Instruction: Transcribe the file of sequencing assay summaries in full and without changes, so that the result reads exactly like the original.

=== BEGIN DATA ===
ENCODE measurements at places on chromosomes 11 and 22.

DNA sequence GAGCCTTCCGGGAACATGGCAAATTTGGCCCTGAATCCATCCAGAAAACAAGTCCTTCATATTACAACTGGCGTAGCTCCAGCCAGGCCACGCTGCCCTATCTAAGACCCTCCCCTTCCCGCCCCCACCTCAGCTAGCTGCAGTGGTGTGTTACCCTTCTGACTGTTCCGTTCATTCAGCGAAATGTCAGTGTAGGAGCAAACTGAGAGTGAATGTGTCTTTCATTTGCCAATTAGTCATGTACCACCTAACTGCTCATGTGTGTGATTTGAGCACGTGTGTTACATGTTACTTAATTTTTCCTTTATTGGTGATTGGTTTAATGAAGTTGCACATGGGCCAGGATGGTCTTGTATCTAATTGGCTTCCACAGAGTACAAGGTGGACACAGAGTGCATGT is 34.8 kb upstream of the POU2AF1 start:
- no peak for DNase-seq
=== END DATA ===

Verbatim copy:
ENCODE measurements at places on chromosomes 11 and 22.

DNA sequence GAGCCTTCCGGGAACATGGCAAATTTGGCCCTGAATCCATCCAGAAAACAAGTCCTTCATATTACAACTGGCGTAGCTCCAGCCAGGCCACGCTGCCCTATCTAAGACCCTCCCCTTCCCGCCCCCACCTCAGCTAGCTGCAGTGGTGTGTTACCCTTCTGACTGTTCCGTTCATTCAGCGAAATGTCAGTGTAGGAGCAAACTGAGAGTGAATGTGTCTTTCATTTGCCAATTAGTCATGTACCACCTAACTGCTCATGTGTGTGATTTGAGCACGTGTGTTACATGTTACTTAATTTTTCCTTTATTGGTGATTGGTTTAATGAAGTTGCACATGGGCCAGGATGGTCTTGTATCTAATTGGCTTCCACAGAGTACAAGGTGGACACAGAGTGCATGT is 34.8 kb upstream of the POU2AF1 start:
- no peak for DNase-seq